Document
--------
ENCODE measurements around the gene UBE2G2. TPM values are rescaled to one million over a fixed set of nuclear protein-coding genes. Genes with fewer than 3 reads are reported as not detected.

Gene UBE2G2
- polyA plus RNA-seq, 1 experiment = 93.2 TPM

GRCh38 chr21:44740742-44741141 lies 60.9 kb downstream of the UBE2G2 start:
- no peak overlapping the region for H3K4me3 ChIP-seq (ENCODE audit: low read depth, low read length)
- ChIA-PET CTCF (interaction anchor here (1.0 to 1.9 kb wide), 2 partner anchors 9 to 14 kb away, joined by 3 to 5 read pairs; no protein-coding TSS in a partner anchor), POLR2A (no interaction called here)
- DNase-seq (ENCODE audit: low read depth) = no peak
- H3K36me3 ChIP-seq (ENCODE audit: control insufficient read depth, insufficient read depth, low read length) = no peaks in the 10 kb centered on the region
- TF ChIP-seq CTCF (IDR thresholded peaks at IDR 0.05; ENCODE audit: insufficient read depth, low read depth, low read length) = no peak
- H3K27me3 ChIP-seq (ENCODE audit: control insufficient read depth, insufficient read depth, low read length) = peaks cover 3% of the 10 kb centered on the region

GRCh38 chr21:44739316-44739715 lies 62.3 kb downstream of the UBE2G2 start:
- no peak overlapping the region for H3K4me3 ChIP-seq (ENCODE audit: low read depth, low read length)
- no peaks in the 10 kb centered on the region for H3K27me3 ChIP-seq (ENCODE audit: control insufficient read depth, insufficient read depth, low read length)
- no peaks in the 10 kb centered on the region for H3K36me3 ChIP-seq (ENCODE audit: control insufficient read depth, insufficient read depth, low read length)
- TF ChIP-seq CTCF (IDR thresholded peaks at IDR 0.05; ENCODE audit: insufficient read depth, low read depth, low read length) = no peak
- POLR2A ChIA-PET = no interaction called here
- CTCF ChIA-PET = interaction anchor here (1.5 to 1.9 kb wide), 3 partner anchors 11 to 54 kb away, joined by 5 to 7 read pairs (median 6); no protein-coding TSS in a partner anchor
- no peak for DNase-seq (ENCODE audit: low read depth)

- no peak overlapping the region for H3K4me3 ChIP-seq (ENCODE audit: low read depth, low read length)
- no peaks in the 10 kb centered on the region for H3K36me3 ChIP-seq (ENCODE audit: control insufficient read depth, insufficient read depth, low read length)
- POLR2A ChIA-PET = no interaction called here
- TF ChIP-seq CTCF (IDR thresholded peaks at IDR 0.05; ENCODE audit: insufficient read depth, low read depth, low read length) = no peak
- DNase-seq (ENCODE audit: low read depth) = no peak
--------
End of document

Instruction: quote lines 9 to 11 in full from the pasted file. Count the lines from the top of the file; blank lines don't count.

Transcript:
- TF ChIP-seq CTCF (IDR thresholded peaks at IDR 0.05; ENCODE audit: insufficient read depth, low read depth, low read length) = no peak
- H3K27me3 ChIP-seq (ENCODE audit: control insufficient read depth, insufficient read depth, low read length) = peaks cover 3% of the 10 kb centered on the region

GRCh38 chr21:44739316-44739715 lies 62.3 kb downstream of the UBE2G2 start: